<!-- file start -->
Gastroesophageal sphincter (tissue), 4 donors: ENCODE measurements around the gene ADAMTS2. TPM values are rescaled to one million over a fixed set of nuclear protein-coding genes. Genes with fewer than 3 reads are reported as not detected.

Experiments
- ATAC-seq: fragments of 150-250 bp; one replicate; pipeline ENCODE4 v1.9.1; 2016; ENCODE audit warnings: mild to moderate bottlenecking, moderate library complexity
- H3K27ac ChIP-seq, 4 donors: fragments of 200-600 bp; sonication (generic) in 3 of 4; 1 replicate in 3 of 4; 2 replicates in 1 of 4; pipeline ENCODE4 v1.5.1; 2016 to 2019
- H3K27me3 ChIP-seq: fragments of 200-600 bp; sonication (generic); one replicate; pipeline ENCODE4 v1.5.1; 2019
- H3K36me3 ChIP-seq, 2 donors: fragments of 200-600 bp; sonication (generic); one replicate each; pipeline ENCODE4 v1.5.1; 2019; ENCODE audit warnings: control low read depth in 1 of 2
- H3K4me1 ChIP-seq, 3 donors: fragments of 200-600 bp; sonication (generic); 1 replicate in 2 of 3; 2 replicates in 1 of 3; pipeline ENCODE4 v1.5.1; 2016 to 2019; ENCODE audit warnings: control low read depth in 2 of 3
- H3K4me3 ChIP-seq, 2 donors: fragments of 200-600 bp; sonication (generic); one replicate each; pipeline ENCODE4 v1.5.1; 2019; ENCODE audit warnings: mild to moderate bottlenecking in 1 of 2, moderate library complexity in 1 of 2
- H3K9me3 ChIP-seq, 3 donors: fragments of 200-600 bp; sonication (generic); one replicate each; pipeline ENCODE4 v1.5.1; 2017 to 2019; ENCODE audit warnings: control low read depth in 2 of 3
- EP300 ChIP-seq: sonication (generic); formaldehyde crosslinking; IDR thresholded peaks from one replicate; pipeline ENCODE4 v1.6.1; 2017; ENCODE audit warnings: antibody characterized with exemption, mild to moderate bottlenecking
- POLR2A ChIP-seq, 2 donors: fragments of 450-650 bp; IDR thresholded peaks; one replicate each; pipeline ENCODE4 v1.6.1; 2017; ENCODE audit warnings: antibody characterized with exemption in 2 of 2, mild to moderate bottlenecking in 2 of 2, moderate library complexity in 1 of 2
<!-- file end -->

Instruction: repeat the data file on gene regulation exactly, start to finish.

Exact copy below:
Gastroesophageal sphincter (tissue), 4 donors: ENCODE measurements around the gene ADAMTS2. TPM values are rescaled to one million over a fixed set of nuclear protein-coding genes. Genes with fewer than 3 reads are reported as not detected.

Experiments
- ATAC-seq: fragments of 150-250 bp; one replicate; pipeline ENCODE4 v1.9.1; 2016; ENCODE audit warnings: mild to moderate bottlenecking, moderate library complexity
- H3K27ac ChIP-seq, 4 donors: fragments of 200-600 bp; sonication (generic) in 3 of 4; 1 replicate in 3 of 4; 2 replicates in 1 of 4; pipeline ENCODE4 v1.5.1; 2016 to 2019
- H3K27me3 ChIP-seq: fragments of 200-600 bp; sonication (generic); one replicate; pipeline ENCODE4 v1.5.1; 2019
- H3K36me3 ChIP-seq, 2 donors: fragments of 200-600 bp; sonication (generic); one replicate each; pipeline ENCODE4 v1.5.1; 2019; ENCODE audit warnings: control low read depth in 1 of 2
- H3K4me1 ChIP-seq, 3 donors: fragments of 200-600 bp; sonication (generic); 1 replicate in 2 of 3; 2 replicates in 1 of 3; pipeline ENCODE4 v1.5.1; 2016 to 2019; ENCODE audit warnings: control low read depth in 2 of 3
- H3K4me3 ChIP-seq, 2 donors: fragments of 200-600 bp; sonication (generic); one replicate each; pipeline ENCODE4 v1.5.1; 2019; ENCODE audit warnings: mild to moderate bottlenecking in 1 of 2, moderate library complexity in 1 of 2
- H3K9me3 ChIP-seq, 3 donors: fragments of 200-600 bp; sonication (generic); one replicate each; pipeline ENCODE4 v1.5.1; 2017 to 2019; ENCODE audit warnings: control low read depth in 2 of 3
- EP300 ChIP-seq: sonication (generic); formaldehyde crosslinking; IDR thresholded peaks from one replicate; pipeline ENCODE4 v1.6.1; 2017; ENCODE audit warnings: antibody characterized with exemption, mild to moderate bottlenecking
- POLR2A ChIP-seq, 2 donors: fragments of 450-650 bp; IDR thresholded peaks; one replicate each; pipeline ENCODE4 v1.6.1; 2017; ENCODE audit warnings: antibody characterized with exemption in 2 of 2, mild to moderate bottlenecking in 2 of 2, moderate library complexity in 1 of 2